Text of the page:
Data from the Luxembourg Income Study show that, among married or cohabiting mothers, better educated women are more likely to be employed; gender inequality in annual earnings is thus less extreme among the well educated than among those with less education, driven largely by educated women's higher employment.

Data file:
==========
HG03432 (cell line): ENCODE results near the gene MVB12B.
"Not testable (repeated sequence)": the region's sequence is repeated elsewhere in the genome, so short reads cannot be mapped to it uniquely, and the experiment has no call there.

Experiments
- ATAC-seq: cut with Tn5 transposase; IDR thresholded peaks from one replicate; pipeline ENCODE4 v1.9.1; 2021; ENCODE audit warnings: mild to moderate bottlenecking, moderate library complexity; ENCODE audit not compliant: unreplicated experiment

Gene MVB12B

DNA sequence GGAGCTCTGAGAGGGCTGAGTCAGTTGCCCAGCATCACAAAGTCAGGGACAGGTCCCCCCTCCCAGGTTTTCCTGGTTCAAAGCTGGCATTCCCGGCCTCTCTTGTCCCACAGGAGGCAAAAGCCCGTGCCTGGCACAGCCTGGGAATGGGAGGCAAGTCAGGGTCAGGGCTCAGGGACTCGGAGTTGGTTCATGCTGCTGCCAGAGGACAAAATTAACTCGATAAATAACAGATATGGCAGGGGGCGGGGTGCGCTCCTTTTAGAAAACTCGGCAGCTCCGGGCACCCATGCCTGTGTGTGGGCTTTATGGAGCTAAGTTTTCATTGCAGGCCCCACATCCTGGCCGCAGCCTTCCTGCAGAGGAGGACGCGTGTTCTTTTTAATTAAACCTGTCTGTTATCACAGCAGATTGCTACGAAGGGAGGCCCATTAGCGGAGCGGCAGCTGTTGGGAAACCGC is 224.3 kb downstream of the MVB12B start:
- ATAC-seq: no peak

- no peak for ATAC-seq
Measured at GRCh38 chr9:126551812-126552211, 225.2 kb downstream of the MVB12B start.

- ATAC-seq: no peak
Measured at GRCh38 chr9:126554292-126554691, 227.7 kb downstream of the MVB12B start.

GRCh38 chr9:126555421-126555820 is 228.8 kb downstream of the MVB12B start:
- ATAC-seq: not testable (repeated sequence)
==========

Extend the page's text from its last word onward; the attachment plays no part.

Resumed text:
Another factor affecting which women are employed is the cost of childcare. If mothers, rather than fathers, are the ones responsible for care, then the benefits of a woman's job have to outweigh her childcare costs in order for it to make economic sense that she take the job. Given this cost-benefit analysis, highly educated women are more likely to be employed than less educated women because they can earn more, net of childcare costs. Note, however, that childcare costs cannot be the only factor affecting women's employment: if it were, we would not expect an educational gradient on employment in countries that provide large subsidies for childcare.